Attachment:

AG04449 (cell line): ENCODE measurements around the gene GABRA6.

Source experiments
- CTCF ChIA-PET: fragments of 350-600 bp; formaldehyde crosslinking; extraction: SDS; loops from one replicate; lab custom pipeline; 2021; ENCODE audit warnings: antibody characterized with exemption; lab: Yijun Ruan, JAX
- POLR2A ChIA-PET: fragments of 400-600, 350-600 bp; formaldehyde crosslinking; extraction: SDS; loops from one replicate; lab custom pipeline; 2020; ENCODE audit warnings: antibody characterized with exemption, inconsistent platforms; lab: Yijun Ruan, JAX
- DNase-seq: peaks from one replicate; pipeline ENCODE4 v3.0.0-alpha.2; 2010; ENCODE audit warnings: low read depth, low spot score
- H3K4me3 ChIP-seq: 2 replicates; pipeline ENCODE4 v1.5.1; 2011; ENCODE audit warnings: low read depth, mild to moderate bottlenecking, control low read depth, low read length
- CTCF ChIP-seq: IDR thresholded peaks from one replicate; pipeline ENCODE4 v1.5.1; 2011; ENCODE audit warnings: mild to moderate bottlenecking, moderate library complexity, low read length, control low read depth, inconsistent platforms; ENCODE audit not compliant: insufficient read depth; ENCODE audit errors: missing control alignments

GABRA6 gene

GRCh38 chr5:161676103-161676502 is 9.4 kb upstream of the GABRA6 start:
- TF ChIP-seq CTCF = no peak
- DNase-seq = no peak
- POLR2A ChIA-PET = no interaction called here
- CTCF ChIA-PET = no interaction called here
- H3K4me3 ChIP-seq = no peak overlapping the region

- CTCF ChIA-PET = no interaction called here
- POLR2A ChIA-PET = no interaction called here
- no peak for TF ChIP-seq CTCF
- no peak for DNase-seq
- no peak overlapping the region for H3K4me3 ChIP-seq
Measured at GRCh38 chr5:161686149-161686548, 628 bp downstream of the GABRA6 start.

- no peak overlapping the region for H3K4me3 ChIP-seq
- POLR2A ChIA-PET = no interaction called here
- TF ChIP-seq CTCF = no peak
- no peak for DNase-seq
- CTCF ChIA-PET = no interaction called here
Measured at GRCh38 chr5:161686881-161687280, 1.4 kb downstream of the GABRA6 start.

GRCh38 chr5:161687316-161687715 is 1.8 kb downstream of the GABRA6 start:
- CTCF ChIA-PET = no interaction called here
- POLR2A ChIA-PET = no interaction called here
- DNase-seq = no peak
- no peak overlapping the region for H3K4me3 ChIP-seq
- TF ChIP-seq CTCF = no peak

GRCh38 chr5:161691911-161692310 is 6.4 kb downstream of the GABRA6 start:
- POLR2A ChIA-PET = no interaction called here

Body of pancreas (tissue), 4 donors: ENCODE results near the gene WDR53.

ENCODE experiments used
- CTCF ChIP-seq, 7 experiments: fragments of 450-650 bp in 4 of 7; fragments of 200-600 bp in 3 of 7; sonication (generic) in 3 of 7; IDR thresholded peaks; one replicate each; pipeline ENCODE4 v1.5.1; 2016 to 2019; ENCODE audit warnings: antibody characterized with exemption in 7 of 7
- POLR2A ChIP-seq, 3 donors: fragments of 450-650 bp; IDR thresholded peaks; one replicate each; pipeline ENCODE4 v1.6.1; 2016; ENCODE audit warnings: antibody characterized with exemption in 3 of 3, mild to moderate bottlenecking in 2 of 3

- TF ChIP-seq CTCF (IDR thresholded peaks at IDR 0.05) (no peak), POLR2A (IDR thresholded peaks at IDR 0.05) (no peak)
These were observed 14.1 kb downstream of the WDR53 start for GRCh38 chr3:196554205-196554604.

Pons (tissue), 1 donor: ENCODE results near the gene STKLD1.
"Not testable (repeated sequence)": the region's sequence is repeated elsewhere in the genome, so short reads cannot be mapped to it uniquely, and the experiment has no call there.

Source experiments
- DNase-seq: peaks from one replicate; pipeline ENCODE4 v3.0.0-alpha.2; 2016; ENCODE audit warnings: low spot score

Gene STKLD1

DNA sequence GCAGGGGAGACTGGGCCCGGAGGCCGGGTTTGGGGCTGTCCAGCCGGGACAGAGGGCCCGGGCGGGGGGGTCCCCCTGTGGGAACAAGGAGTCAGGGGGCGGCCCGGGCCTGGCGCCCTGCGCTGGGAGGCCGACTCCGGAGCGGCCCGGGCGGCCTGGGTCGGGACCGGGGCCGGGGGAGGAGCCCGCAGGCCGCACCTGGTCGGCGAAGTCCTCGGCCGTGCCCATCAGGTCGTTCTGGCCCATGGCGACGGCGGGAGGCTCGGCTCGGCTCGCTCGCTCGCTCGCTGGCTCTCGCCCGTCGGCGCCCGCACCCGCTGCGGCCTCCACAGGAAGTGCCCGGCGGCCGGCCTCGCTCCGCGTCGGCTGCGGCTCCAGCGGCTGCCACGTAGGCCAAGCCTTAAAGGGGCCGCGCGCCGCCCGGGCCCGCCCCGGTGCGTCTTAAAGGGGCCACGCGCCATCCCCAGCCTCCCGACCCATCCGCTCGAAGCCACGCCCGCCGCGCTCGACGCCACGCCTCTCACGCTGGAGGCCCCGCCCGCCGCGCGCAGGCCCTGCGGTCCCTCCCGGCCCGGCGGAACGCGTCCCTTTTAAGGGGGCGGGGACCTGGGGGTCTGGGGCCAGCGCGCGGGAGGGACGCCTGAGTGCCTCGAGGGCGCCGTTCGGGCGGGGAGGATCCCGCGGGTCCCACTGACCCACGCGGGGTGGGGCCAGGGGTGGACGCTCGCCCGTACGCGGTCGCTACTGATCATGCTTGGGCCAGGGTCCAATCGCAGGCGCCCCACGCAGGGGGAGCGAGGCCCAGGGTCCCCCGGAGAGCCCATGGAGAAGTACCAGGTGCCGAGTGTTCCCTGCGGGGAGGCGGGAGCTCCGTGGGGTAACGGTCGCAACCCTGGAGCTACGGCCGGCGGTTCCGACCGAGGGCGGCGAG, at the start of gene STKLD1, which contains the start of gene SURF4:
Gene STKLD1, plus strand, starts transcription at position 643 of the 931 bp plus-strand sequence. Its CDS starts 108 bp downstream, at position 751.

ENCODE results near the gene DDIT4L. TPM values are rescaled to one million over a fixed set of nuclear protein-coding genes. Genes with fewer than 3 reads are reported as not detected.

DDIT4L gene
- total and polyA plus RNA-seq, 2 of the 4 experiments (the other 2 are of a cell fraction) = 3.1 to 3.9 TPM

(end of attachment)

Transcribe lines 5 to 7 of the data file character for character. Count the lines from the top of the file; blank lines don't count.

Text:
- DNase-seq: peaks from one replicate; pipeline ENCODE4 v3.0.0-alpha.2; 2010; ENCODE audit warnings: low read depth, low spot score
- H3K4me3 ChIP-seq: 2 replicates; pipeline ENCODE4 v1.5.1; 2011; ENCODE audit warnings: low read depth, mild to moderate bottlenecking, control low read depth, low read length
- CTCF ChIP-seq: IDR thresholded peaks from one replicate; pipeline ENCODE4 v1.5.1; 2011; ENCODE audit warnings: mild to moderate bottlenecking, moderate library complexity, low read length, control low read depth, inconsistent platforms; ENCODE audit not compliant: insufficient read depth; ENCODE audit errors: missing control alignments